|XXXI, 5||<<||Chateaubriand's memoirs||>>||XXXI, 7|
While they were gearing up for the fight, preparations for the expedition to Algiers were completed. General Bourmont, the Minister for War, named himself as leader of the expedition: did he wish to escape responsibility for the coup d’état he felt was coming? That is quite possible given his past history and his subtlety; but it was a disaster for Charles X. If the general had been in Paris at the time of the catastrophe, the portfolio vacated by the Minister for War would not have fallen into Monsieur de Polignac’s hands. Before striking a blow, assuming he would have consented to do so, Monsieur de Bourmont would have doubtless assembled the whole Royal Guard in Paris; he would have ensured money and provisions enough that the soldiers would have lacked nothing.
Our Navy revived by the battle at Navarino left those French harbours so neglected formerly. The roads were covered with ships that saluted the land as they departed. Steamboats, new inventions of human genius, came and went carrying orders from one squadron to another, like Sirens or aides de camp of the Admiral. The Dauphin stood on the shore, to which the entire population of the town and surrounding hills had descended: he, who having snatched his relative the King of Spain from the hands of the revolutionaries, saw the day break in which Christianity might be delivered, could he have conceived that he was so near his own eclipse?
It was no longer that age when Catherine de Médici solicited the investiture of the Principality of Algiers for Henri III, not yet King of Poland! Algiers was to become our daughter and our conquest, without anyone’s permission, without England daring to prevent us taking that château of the Emperor, which recalled Charles V and his fluctuating fortunes. There was great happiness and joy for the French spectators assembled to salute, with Bossuet’s salute, the noble vessels ready to break the chains of slavery with their prows; a victory increased by that cry from the Eagle of Meaux, when he announced future success to the great king, as if to console him one day in the grave for the dispersal of his race:
‘You will yield, or fall to this attack, Algiers, rich in Christian spoils. You said in your avaricious heart: “My laws rule the sea, and the nations are my prey.” The agility of your vessels gives you confidence, but you will find yourselves attacked within your walls like a pretty bird that one seeks among the rocks in its nest, where it shares what it has scavenged with its brood. You already render up your slaves. Louis has broken the chains with which you burdened his subjects, who were born to be free within his glorious empire. The startled pilots cry as they advance: “What city is like Tyrus, like the destroyed in the midst of the sea.”’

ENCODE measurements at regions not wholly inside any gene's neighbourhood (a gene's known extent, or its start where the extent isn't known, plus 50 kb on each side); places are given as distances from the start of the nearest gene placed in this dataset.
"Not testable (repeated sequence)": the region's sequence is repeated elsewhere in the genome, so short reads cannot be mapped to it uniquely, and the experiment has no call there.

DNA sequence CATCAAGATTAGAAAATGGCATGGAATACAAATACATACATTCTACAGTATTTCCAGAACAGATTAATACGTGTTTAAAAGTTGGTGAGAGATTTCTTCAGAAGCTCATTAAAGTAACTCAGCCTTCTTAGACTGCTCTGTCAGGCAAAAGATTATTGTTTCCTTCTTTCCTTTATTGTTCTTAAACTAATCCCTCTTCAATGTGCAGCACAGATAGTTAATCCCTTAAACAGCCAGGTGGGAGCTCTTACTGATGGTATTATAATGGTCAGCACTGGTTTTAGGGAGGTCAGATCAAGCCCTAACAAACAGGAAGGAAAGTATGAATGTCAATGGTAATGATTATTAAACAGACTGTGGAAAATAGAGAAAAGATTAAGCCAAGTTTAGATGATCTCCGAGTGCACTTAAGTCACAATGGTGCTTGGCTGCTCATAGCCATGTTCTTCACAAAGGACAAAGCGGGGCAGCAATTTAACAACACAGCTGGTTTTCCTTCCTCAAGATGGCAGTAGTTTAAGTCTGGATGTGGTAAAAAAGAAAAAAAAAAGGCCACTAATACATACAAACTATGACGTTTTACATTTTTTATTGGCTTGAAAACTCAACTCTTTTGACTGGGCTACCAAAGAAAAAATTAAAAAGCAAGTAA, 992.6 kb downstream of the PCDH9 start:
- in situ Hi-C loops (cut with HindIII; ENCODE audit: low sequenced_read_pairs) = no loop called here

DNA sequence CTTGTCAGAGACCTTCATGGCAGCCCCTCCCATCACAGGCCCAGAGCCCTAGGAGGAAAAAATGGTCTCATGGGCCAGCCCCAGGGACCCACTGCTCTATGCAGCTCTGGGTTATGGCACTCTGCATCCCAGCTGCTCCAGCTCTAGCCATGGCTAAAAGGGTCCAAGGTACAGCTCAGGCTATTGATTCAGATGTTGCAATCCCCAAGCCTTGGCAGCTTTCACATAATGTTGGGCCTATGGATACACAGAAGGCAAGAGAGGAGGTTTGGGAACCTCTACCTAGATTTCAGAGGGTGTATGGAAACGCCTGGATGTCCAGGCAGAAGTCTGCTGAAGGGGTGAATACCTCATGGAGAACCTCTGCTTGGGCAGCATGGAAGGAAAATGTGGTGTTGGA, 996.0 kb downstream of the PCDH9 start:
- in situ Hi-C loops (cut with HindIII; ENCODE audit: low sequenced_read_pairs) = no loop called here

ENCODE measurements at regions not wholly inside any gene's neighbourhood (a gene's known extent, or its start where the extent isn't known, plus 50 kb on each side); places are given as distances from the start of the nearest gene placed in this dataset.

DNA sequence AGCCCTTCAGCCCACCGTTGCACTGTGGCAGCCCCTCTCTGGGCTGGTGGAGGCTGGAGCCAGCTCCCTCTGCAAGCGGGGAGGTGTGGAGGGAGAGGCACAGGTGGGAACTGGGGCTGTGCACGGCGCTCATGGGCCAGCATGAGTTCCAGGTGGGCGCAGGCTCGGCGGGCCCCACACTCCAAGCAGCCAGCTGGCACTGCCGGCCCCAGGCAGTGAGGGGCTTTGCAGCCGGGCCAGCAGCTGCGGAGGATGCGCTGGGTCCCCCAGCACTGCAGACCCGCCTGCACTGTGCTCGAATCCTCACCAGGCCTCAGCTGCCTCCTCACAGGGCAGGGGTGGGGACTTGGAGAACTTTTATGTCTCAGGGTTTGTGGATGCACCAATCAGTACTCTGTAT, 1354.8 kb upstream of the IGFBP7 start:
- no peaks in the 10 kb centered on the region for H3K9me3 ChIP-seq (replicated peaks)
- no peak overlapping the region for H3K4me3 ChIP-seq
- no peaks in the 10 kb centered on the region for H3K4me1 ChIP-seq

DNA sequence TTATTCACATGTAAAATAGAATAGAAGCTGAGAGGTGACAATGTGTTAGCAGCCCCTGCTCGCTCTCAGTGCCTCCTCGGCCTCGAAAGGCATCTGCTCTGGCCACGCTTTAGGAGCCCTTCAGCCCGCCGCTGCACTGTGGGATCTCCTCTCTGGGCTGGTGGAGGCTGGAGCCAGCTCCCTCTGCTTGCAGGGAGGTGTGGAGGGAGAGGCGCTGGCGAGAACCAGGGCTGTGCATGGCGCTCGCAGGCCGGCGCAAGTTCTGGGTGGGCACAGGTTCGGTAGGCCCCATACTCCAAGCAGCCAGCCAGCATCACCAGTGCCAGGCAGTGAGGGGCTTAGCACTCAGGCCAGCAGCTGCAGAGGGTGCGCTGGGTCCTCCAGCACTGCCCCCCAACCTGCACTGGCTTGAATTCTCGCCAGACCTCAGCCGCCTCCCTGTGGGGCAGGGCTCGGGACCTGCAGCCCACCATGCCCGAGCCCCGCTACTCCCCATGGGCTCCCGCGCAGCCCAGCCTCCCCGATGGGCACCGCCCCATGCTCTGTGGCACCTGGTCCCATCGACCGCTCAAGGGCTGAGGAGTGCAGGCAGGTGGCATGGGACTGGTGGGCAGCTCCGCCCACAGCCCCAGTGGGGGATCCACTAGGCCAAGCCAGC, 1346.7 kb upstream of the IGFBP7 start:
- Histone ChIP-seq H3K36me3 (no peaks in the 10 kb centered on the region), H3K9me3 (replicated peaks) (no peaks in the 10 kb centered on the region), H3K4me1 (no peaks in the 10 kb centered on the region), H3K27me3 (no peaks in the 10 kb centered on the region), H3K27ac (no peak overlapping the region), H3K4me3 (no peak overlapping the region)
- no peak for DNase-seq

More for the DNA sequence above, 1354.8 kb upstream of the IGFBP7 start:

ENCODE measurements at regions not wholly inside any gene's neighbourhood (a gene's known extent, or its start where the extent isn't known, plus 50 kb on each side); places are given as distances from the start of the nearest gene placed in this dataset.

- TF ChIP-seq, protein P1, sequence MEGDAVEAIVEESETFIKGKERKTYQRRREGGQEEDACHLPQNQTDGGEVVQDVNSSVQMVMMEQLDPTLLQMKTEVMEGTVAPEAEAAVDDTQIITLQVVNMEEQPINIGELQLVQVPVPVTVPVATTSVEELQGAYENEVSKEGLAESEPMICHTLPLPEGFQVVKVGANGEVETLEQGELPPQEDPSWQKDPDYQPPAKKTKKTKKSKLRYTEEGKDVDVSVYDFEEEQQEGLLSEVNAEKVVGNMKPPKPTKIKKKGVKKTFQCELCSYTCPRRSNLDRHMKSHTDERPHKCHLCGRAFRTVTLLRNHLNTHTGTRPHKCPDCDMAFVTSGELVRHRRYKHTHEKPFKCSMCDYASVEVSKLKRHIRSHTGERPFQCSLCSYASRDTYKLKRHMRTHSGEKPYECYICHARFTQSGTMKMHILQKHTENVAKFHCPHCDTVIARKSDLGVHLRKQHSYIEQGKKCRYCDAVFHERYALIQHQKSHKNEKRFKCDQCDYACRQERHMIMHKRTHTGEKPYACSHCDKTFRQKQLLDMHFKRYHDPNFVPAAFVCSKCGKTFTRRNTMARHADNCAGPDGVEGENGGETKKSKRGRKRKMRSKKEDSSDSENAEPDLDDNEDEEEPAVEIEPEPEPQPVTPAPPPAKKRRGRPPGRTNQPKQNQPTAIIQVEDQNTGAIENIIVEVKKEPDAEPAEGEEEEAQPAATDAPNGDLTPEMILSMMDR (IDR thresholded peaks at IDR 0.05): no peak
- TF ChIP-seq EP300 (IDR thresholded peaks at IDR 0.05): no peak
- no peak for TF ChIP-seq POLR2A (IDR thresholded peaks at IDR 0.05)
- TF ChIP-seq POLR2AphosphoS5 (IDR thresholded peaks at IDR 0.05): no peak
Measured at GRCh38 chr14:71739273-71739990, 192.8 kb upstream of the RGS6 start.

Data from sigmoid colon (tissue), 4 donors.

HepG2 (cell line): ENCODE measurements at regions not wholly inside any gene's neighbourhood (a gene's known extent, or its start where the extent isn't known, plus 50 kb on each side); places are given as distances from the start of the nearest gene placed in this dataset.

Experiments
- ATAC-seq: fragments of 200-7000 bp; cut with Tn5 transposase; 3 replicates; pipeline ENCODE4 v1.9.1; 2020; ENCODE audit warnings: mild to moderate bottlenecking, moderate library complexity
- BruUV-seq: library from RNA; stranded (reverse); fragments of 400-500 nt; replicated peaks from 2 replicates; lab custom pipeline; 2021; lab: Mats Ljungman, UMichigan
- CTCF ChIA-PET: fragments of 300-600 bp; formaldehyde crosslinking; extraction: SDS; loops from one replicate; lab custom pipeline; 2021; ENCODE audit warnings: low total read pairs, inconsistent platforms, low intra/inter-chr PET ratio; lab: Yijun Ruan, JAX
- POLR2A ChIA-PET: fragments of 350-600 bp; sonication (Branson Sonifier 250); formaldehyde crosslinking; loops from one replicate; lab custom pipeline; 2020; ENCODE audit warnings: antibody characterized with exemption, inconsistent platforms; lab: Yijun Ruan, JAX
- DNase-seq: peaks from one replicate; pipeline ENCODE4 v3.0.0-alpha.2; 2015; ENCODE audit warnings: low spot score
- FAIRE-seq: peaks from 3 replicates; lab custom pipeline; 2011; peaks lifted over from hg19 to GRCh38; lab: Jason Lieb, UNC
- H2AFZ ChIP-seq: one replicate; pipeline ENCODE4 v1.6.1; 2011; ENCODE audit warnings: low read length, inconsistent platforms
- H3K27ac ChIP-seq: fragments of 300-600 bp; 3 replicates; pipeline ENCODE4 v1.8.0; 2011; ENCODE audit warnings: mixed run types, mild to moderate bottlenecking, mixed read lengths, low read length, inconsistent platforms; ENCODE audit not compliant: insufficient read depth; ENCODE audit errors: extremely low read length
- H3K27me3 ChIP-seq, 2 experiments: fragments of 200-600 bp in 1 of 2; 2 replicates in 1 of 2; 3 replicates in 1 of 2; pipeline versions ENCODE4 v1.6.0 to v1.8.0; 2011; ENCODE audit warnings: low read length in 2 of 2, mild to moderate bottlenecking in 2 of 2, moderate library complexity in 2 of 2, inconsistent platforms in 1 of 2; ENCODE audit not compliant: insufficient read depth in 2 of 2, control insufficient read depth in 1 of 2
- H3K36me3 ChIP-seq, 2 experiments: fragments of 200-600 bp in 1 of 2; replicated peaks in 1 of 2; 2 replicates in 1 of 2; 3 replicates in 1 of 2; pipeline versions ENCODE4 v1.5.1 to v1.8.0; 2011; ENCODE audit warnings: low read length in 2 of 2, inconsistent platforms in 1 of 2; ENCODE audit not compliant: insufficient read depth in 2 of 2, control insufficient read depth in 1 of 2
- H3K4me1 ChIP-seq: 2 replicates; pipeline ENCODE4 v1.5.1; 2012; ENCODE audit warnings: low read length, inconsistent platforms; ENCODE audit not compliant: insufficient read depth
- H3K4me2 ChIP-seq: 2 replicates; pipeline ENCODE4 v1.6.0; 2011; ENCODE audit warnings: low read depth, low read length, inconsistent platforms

Magnificent words, could you not delay the collapse of a throne? The nations march to their fates, like certain of Dante’s shades, it is impossible to stop them, even amidst their good fortune.
Those vessels, which brought liberty to the shores of Numidia, carried off the Legitimacy; that fleet under its white banner was the monarchy weighing anchor, leaving the harbours where St Louis embarked, when death summoned it to Carthage. Slaves freed from the prisons of Algiers, those who returned you to your country have lost their own homeland; those who snatched you from endless exile are themselves exiled. The master of that vast fleet has crossed the sea as a fugitive in a little boat, and France might say of him as Cornelia did of Pompey: ‘It is because of my fortune, not yours, that I see you now reduced to one small boat, you who…had 500 ships with you when you sailed this sea.’
Among that crowd on the shore at Toulon who followed with their eyes that fleet departing for Africa, did I not have friends? Had not Monsieur du Plessis, my brother-in-law’s brother, taken under his wing a delightful woman, Madame Lenormant, who was awaiting the return of Champollion’s friend? What resulted from that hasty flight to Africa? Listen to Monsieur de Penhoen, my compatriot:
‘Barely two months since this same banner had been seen flying over five hundred vessels, in sight of these same shores. Sixty thousand men were then impatient to deploy on the African field of battle. Now a handful of invalids, a few wounded dragging themselves with difficulty round the bridge of our ship were its only followers…At the moment when the Guard presented arms in the customary salute to the flag, when it was raised or lowered, all conversation ceased on the bridge. I doffed my hat with the same respect I might have shown before the aged King himself. I knelt in profound tribute before the power of great misfortune at whose emblem I sadly gazed.’